Survivors of the Z’s- Graham Jackson, Nottingham, UK
The road was long and merciless. I could feel the cold colours making their way through into our world
Where my family and I had lived always. The world used to have a blue sky to it. Now the sun seemed to be setting permanently and a forever- black- sky looked like the sky we would be looking at from now on. We travelled fast and gazed at the people going by. Each one was running. Running from the infected, what used to be, men and women. Screams from both ends.
The infected screaming after them
The people screaming, crying. Desperately trying to escape them. Some ran onto the road.
Evelyn swerved. She tried not to him them and we just missed them by inches. My heart pounded like a machine gun. Each beat cracked into my rib cage.
“Mummy!” One of the girls cried
We zoomed right and saw more of them. The shopping centre was in sight
In full view
And we saw the masses of people flooding the streets with their screams and bellows. It was an earthquake of chaos. An horrendous scene. A moment that would stay in your mind forever.
Kids running away without their families and being chased. We had to swerve once more. To try and not hit them. It was hard to watch. It was like watching a massicre unfold right in front of our eyes.
It seemed what ever this thing was, was spreading faster than a blink and the authorities were failing to contain it.
Had they lost?
Had they lost control?
What I saw answered everything and my answer was
They had lost control.
And now we were going to suffer. This was our home and now all of a sudden it was being catapulted into
What felt like
A fucking computer game. Everything seemed to be falling a part. It was happening too fast. Like a flip story in a notepad.
In turbo speed and soon. It was going to be over before we knew it. The world as we know it…
“All these people,” she said, “I can’t look”
I looked her way. She looked dead straight.
Away from the gruesome picture to the right of us. Some people tended to be waving to us. I heard some of them shouting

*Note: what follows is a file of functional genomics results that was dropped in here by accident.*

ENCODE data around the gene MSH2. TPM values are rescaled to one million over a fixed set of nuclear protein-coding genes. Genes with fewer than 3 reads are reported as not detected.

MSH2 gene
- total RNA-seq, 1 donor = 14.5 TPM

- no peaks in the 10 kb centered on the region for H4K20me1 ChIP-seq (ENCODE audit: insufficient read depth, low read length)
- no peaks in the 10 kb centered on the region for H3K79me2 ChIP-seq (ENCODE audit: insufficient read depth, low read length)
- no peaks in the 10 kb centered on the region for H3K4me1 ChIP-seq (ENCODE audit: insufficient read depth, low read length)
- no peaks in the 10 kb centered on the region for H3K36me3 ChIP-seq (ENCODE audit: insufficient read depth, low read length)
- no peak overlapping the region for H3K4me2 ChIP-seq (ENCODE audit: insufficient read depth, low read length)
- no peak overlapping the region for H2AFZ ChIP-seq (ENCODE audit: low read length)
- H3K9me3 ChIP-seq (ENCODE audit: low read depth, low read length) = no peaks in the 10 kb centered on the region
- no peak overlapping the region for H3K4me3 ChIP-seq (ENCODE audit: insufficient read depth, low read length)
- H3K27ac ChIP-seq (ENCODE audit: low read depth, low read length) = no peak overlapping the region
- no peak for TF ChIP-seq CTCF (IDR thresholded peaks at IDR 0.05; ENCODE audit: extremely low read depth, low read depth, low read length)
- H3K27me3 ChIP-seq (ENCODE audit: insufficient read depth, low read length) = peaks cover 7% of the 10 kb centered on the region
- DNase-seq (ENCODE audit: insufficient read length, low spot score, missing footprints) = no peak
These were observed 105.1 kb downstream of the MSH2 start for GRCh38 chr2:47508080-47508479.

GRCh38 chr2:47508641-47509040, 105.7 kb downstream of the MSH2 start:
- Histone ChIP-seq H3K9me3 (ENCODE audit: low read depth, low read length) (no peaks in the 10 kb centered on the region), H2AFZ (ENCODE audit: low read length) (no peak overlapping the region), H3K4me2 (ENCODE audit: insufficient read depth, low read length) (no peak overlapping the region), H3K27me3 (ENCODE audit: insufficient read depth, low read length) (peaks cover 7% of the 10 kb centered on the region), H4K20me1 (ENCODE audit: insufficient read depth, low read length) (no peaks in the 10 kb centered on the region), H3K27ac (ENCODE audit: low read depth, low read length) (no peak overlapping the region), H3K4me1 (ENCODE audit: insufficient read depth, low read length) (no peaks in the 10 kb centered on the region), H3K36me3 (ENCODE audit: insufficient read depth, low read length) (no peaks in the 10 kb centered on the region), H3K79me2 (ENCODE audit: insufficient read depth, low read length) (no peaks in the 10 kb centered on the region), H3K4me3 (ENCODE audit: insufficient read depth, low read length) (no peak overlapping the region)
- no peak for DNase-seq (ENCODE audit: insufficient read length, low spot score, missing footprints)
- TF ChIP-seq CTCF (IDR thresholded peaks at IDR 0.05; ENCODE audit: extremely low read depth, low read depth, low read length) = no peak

“Help us, please help us!”
She forced herself not to look as she guided us away from the cruelty.
“Can we leave them here, why aren’t I stopping to help?”
“We have to get back, if we stop it’ll be all over”
“I feel so cruel, I feel like humanity has been sucked out of me, I should stop, but I’m choosing not to”
“Say if we do stop and they’re bitten, what then?”
“Then we get surrounded and become one of them and the kids…”
I hoped she wouldn’t stop. I hoped to the heavens that the guilt she was feeling wasn’t going to overpower her and have her pull the car over.
I had my fingers crossed
I kept my eyes on the surroundings.
Where the people ran.
I looked on and winced at the sight. Some of the people that were running had turned on the others that were running beside them. We saw it all. My angel shuck with fear at the sight.
“Keep it together, we’re fine, they can’t get to us”
More helicopters then flew over our heads. I watched them go over us. It was turmoil where we once were. Even though we were out of the hole with bloodied teeth. I had an inkling that it wasn’t going to be the last of it.
It didn’t matter how far we drove
How far we would’ve ran
How far we could fly
Was in the US. It was everywhere, so it didn’t matter where we went. We were going to end up fighting for our lives once again.
“I want to go to grandma’s,” Michelle said
“We won’t be long honey, mummy is going as quick as she can”
Army jeeps flew passed us. They were there and then they were gone. The men and women had their guns at the ready, but I figured they were fighting a losing battle. That was my gut feeling.
“We’re nearly there guys,” I said
The army kept coming and coming. I looked and saw more down the road. A long line making their way into the town centre. Then we were out of sight and we couldn’t see them anymore. To the left of me was a large field with astroturf football pitches on them and as we drove further. We spotted more people running in the distance.
“Oh, that little boy,” she said
I felt it
I felt the pain and the guilt that she was feeling. I watched the boy being chased by them and they weren’t that far behind.
Where were his parents?
Were they dead?
Were they alive?
How long was he going to last?
Would this be a good time to stop the car?
What about my granddaughters?
Should we risk it?
“What do I do dad?” She asked, “should I stop the car, should we save him?”
She was quickly glancing at me for guidance. I felt the pressure. I had to make my mind up quick.